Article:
The Relationship between Initial Public Offering Costs and Underpricing in the South African Equity Market

Oluwasona, Oluwatobi Christopher
Journal Title
Journal ISSN
Volume Title
The study examines the relationship between the costs of initial public offerings (IPOs) and IPO underpricing within the South African IPO market. The sample consists of 59 firms which listed on the Main Board of the JSE Securities Exchange (JSE) between 1994 and 2007. The study focuses on one main question: Is there a positive relationship between the costs of IPOs and IPO underpricing in the South African equity market? An IPO is characterised by a high degree of risk due to less public historical information, no secondary trading and changing ownership structure. An IPO process with high risks and uncertainties leads to high transaction costs of the IPO. The IPO issuing firm compensates for the high risks in the IPO process by issuing the IPO at a discount to the investing public. Relying on the changing risk hypothesis of underpricing, it is hypothesized that high costs of IPOs entails high IPO underpricing. The results of this study support the findings of previous studies that IPOs, on average, are overpriced, but find no evidence that a significant positive relationship exits between underpricing and costs. Several studies indicate that economic reforms spawn hot market IPO periods. The findings of the present study corroborate this assertion. Previous IPO studies reveal that IPOs cost less in hot market periods than in cold market periods. This is however inconsistent with the results of this study. Furthermore, the present study explored if underpricing differs for different industries. The results are consistent with those of previous research that underpricing is lower in recession-proof industries than in non recession-proof industries. The avoidance of liquidity risk is a major driver of IPO activities and IPO issuing firms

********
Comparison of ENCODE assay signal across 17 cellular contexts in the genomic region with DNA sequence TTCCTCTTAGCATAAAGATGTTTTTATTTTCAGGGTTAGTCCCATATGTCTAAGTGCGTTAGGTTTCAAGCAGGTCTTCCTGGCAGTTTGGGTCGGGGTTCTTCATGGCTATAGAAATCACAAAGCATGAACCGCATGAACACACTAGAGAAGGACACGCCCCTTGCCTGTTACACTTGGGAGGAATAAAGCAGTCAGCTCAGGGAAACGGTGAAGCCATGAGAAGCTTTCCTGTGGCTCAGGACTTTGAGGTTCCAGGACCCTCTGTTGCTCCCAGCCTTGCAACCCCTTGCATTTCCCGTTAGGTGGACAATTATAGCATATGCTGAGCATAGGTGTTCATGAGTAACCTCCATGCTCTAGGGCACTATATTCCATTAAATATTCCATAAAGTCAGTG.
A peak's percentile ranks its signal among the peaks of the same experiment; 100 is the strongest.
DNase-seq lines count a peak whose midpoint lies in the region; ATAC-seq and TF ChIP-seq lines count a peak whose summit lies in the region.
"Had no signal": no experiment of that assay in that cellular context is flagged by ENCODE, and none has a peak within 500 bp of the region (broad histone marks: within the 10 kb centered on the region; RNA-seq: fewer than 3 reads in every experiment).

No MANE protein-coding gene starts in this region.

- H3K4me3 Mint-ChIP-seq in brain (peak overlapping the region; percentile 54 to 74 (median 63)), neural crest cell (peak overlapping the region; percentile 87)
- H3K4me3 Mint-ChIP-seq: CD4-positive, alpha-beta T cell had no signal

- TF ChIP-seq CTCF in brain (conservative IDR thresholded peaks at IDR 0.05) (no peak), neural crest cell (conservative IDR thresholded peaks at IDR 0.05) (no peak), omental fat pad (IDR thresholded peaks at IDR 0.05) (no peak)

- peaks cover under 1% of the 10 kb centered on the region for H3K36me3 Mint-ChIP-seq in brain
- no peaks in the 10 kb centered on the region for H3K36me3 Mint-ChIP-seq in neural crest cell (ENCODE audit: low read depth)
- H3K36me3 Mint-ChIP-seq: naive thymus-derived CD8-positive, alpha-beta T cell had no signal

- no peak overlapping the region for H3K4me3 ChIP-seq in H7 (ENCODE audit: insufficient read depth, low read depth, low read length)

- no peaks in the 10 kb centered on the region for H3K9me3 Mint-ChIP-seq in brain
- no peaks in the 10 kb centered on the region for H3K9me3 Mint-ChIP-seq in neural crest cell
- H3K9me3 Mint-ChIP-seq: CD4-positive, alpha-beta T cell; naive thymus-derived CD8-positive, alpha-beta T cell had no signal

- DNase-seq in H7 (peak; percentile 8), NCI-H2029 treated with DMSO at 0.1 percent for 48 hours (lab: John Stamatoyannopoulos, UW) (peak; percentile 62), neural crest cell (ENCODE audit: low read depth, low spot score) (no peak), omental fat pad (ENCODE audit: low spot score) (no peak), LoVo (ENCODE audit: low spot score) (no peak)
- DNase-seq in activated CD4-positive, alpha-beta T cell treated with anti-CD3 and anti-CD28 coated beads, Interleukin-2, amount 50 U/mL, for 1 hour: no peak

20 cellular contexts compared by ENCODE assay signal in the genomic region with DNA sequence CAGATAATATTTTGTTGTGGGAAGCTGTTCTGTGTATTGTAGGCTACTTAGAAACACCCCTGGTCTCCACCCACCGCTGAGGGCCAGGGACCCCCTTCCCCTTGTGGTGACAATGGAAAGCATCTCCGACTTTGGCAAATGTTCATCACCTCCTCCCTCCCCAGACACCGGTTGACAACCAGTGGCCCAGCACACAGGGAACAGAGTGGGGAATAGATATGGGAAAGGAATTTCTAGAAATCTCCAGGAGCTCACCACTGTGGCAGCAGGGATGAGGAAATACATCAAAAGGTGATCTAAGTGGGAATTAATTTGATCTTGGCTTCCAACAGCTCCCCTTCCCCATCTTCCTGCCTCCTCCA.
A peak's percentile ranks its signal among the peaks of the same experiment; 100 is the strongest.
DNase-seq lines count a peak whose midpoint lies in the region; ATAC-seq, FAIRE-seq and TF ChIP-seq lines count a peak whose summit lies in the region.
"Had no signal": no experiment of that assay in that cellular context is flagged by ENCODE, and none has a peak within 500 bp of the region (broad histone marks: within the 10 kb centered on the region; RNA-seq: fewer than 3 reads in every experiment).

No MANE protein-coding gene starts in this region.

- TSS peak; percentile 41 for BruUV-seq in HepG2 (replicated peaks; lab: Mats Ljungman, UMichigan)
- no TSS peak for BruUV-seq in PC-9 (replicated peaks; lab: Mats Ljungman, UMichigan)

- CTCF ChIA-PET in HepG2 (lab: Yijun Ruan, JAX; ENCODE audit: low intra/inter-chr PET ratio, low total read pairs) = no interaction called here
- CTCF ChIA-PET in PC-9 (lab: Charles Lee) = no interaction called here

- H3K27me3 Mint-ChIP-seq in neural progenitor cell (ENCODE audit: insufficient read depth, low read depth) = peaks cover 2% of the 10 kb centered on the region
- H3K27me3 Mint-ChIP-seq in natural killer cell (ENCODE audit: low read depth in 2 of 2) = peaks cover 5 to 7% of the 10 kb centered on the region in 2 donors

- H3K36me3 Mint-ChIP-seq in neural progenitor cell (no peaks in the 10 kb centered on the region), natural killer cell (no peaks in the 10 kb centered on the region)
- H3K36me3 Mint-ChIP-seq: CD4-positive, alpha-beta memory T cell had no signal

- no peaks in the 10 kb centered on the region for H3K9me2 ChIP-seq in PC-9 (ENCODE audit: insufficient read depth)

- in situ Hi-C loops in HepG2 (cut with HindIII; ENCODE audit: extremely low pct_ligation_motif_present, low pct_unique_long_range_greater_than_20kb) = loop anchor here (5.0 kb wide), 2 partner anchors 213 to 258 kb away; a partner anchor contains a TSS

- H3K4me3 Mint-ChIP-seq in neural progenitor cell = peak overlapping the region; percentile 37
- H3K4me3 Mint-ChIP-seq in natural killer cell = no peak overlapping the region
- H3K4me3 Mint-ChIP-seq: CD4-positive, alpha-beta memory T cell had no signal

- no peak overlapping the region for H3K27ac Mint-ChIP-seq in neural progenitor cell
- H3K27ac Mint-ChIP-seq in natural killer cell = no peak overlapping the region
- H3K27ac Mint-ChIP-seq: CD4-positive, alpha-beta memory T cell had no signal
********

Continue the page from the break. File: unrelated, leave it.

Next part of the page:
Initial Public Offerings, Equities, South African